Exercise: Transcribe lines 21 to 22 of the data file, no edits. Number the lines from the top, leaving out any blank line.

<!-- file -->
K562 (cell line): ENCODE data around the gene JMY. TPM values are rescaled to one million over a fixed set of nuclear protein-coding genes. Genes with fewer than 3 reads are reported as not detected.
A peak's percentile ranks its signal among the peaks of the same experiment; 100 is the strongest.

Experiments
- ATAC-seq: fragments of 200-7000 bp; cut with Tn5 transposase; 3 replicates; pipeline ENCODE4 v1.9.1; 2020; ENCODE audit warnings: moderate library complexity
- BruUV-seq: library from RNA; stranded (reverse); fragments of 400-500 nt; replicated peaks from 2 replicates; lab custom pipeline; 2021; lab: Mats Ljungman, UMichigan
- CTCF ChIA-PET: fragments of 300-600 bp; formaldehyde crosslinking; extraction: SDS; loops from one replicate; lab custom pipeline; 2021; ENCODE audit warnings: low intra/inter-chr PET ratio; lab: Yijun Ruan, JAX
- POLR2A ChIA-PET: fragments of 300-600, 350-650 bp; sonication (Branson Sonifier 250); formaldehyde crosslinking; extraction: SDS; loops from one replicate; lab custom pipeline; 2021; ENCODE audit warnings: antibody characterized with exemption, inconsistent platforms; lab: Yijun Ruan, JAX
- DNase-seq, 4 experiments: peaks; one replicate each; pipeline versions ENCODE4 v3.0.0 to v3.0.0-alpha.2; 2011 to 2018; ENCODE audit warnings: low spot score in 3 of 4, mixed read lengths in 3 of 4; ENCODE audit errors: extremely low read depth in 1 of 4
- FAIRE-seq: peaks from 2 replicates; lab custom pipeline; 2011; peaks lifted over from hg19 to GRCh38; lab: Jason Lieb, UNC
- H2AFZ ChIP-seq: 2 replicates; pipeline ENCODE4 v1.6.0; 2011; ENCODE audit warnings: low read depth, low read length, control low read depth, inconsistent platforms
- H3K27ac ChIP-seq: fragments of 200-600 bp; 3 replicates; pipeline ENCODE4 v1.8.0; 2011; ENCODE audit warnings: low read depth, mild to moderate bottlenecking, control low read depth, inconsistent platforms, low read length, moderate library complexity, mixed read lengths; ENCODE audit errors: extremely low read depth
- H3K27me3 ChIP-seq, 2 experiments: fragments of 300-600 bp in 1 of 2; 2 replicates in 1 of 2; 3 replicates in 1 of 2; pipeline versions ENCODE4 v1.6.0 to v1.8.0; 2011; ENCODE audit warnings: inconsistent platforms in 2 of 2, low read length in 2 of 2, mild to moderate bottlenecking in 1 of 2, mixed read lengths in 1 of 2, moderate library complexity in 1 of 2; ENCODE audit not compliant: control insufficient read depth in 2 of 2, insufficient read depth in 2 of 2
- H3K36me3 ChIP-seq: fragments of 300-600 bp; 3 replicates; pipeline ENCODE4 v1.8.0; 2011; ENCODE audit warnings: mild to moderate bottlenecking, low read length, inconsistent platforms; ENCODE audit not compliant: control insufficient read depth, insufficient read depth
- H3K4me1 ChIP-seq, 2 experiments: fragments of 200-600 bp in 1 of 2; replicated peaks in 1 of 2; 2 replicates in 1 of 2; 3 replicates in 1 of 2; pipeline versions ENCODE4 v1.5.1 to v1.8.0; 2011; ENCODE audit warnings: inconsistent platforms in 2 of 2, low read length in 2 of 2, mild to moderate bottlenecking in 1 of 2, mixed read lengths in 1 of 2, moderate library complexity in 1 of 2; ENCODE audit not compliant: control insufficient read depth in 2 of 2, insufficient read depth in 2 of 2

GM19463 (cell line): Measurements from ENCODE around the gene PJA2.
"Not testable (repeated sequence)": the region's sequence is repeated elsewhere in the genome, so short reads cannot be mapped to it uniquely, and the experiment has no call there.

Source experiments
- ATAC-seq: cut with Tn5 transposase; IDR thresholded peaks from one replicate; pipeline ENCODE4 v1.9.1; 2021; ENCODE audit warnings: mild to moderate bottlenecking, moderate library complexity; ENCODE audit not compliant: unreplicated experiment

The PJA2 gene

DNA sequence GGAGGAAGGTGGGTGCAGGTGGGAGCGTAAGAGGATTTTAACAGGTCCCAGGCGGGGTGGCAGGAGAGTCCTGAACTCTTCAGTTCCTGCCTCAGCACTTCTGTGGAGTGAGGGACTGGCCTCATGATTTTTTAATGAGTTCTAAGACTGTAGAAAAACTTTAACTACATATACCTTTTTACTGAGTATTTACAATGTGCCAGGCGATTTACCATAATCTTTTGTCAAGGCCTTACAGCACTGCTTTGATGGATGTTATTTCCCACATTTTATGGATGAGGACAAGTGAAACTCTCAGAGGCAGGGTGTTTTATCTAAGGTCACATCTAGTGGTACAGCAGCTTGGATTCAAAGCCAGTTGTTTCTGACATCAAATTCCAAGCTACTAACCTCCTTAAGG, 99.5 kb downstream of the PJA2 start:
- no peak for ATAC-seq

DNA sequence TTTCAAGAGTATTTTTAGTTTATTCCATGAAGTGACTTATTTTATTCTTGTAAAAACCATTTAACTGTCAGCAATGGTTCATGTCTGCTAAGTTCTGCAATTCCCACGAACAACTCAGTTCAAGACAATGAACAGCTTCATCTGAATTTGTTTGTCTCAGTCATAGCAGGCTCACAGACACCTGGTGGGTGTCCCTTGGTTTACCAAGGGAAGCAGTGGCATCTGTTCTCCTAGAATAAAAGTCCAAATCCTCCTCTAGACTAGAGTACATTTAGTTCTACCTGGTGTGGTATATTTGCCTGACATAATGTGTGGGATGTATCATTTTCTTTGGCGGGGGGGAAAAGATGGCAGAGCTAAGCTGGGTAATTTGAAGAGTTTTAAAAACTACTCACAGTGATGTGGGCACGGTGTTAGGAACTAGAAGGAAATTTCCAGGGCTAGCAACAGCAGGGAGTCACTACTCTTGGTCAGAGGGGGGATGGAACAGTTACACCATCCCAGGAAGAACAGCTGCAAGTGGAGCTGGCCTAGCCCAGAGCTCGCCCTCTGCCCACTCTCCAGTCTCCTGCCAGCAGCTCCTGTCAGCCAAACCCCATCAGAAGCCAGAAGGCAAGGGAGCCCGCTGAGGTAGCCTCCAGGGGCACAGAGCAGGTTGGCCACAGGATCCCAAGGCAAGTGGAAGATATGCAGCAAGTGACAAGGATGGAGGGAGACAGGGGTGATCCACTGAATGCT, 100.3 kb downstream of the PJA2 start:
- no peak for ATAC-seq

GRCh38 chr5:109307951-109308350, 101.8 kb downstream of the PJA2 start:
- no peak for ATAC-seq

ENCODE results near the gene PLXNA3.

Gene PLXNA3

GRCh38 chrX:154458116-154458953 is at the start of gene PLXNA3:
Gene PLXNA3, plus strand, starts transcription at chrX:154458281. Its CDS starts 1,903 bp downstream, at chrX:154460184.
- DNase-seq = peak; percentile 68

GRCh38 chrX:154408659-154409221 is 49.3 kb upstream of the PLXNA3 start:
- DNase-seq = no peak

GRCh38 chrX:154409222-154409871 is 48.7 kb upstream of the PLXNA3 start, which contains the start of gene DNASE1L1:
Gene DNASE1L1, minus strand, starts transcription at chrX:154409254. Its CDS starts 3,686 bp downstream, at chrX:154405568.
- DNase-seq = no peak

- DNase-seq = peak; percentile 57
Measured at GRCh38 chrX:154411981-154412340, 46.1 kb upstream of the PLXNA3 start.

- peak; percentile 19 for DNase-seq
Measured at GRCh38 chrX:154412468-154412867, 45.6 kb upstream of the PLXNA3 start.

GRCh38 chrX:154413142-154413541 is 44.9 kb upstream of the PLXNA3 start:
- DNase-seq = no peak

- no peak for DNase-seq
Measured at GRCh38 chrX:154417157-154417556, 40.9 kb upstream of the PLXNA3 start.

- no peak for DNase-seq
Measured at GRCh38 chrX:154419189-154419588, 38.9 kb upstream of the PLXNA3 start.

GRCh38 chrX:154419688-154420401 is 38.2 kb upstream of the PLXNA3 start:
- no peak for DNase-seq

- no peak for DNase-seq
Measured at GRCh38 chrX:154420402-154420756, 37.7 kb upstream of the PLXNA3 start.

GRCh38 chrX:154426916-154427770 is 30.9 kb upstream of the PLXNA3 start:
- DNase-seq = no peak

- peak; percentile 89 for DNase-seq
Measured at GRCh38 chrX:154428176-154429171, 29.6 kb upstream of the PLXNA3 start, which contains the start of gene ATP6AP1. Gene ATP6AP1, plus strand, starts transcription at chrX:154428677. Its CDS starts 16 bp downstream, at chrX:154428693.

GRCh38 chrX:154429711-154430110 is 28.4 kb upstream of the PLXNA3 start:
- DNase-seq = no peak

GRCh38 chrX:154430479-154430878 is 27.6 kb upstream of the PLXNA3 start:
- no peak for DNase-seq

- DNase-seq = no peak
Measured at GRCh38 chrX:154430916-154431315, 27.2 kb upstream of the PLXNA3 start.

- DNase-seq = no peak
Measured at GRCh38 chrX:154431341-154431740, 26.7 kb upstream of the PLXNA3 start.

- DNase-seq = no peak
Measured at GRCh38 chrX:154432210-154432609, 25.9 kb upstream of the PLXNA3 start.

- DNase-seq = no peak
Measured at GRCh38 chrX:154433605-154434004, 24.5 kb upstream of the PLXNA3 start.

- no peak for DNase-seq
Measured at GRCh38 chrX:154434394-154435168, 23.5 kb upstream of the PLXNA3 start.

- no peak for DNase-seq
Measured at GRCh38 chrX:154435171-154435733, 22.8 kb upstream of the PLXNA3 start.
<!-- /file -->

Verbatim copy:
- no peak for ATAC-seq

DNA sequence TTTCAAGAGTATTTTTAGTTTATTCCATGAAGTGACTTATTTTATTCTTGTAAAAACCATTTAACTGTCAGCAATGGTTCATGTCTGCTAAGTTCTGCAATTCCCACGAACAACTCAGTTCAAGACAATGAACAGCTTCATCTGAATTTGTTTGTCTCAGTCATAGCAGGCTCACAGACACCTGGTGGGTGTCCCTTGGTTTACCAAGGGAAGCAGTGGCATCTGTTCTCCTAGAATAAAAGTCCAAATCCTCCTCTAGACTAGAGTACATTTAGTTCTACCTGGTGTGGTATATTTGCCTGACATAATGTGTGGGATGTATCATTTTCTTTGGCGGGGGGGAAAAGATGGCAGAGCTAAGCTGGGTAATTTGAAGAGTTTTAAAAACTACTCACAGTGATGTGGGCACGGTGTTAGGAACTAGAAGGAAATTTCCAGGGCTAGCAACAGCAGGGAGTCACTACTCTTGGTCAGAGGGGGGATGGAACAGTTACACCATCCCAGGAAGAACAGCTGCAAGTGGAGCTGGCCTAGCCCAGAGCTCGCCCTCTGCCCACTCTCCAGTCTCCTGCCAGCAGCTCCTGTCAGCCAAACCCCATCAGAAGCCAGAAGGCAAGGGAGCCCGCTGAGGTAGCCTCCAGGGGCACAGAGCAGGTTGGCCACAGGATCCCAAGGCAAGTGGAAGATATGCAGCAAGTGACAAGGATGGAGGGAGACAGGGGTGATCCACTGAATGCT, 100.3 kb downstream of the PJA2 start: